Tarzier Memoirs

Part I   Old Latvia





We innocent children were told all sorts of fantastic tales. By “innocent children” I mean me and Robert, two years my senior and companion in two decades of mischief. For a few years we believed in the story of Laiputria, the Latvian equivalent of Shangri-La. As Mother told the story, “Laiputria is a land of plenty. Nobody needs to work.”
I had already started on my lifelong quest to avoid work whenever possible. I couldn’t wait to hear more. Mother would continue:


“In Laiputria, one sits in the shade of fruit trees and plucks ripe fruit, the best there is. Fried chickens fly the skies, and sausages hang from tree branches. Nobody goes hungry, ever, ever.” But then Mother would nod her head gravely: “There is a small catch.”


“Oh no!” I would cry. “What is the catch?”

She’d explain with a sigh: “This wonderland is surrounded by a mountain of porridge. To get there, one needs to eat a tunnel through the porridge.”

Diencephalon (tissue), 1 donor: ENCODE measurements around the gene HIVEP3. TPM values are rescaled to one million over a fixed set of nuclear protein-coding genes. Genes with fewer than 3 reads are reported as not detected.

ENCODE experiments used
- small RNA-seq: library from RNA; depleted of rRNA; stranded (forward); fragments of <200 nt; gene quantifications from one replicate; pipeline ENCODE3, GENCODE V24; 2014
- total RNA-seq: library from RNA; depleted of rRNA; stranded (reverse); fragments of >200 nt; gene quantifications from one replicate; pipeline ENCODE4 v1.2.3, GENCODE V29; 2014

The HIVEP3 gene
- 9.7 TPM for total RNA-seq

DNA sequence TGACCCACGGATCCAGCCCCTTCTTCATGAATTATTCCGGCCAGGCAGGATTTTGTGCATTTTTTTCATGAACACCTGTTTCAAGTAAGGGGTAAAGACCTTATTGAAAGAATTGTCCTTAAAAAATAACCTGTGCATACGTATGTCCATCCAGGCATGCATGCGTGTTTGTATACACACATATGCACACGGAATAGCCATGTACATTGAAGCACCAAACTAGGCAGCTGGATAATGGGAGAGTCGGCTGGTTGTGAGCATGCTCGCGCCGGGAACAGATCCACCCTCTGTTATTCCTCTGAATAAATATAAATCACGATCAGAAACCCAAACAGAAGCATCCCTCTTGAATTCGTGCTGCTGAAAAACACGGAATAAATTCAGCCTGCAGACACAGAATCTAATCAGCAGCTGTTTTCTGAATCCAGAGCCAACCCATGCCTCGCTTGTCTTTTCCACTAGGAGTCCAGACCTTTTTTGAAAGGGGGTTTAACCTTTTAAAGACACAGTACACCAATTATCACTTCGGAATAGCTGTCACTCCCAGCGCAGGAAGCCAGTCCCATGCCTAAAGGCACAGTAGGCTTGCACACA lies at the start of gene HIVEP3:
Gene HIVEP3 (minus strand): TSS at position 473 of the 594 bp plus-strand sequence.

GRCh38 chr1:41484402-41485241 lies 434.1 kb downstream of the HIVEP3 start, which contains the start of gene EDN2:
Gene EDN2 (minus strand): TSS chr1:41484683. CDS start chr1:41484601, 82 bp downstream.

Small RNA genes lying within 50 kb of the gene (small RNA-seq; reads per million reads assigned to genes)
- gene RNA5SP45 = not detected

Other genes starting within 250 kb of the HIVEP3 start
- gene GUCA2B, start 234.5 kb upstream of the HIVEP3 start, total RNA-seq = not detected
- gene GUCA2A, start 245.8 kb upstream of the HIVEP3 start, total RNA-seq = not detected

My brother Robert and I held a secret conference. We figured we could cheat a little:

“Let’s wait till winter. When the porridge freezes solid, we’ll take our sled, climb to the top, then slide down into Laiputria. We’ll eat so much, our belly will burst open.”

But Osvalds, our older, wiser and nastier brother, shot us down mid-slope: “Laiputria is not in the center of a crater like a volcano, you silly. It is covered with porridge, like gold is in the center of the mountain. You can’t dive down into it.” Ah well.

Mother comforted us: “You can always eat your way into Laiputria, kids. A good way to start is to eat your breakfast. Bowl by bowl, you get to Laiputria.”

Did they really think they could lie to us for long?

I See Riga

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